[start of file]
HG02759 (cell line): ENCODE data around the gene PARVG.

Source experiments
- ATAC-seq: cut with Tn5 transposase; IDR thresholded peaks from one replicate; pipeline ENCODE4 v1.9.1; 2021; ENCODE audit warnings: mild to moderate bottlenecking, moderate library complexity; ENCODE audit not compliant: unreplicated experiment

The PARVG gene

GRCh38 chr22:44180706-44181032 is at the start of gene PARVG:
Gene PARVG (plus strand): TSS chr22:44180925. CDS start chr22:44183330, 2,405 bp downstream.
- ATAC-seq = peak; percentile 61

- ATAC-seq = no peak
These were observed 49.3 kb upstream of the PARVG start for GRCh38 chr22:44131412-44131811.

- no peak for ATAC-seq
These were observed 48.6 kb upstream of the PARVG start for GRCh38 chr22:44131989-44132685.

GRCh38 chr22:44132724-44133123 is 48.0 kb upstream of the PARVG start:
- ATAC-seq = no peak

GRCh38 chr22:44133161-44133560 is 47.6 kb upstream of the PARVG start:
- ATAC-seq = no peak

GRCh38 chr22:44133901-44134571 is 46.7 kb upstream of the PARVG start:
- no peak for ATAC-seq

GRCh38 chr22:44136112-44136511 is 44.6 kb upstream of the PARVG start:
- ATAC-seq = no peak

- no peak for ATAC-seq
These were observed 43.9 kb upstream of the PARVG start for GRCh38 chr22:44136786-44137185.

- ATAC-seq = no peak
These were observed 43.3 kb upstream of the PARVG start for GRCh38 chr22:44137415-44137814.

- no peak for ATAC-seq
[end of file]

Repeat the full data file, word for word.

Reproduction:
HG02759 (cell line): ENCODE data around the gene PARVG.

Source experiments
- ATAC-seq: cut with Tn5 transposase; IDR thresholded peaks from one replicate; pipeline ENCODE4 v1.9.1; 2021; ENCODE audit warnings: mild to moderate bottlenecking, moderate library complexity; ENCODE audit not compliant: unreplicated experiment

The PARVG gene

GRCh38 chr22:44180706-44181032 is at the start of gene PARVG:
Gene PARVG (plus strand): TSS chr22:44180925. CDS start chr22:44183330, 2,405 bp downstream.
- ATAC-seq = peak; percentile 61

- ATAC-seq = no peak
These were observed 49.3 kb upstream of the PARVG start for GRCh38 chr22:44131412-44131811.

- no peak for ATAC-seq
These were observed 48.6 kb upstream of the PARVG start for GRCh38 chr22:44131989-44132685.

GRCh38 chr22:44132724-44133123 is 48.0 kb upstream of the PARVG start:
- ATAC-seq = no peak

GRCh38 chr22:44133161-44133560 is 47.6 kb upstream of the PARVG start:
- ATAC-seq = no peak

GRCh38 chr22:44133901-44134571 is 46.7 kb upstream of the PARVG start:
- no peak for ATAC-seq

GRCh38 chr22:44136112-44136511 is 44.6 kb upstream of the PARVG start:
- ATAC-seq = no peak

- no peak for ATAC-seq
These were observed 43.9 kb upstream of the PARVG start for GRCh38 chr22:44136786-44137185.

- ATAC-seq = no peak
These were observed 43.3 kb upstream of the PARVG start for GRCh38 chr22:44137415-44137814.

- no peak for ATAC-seq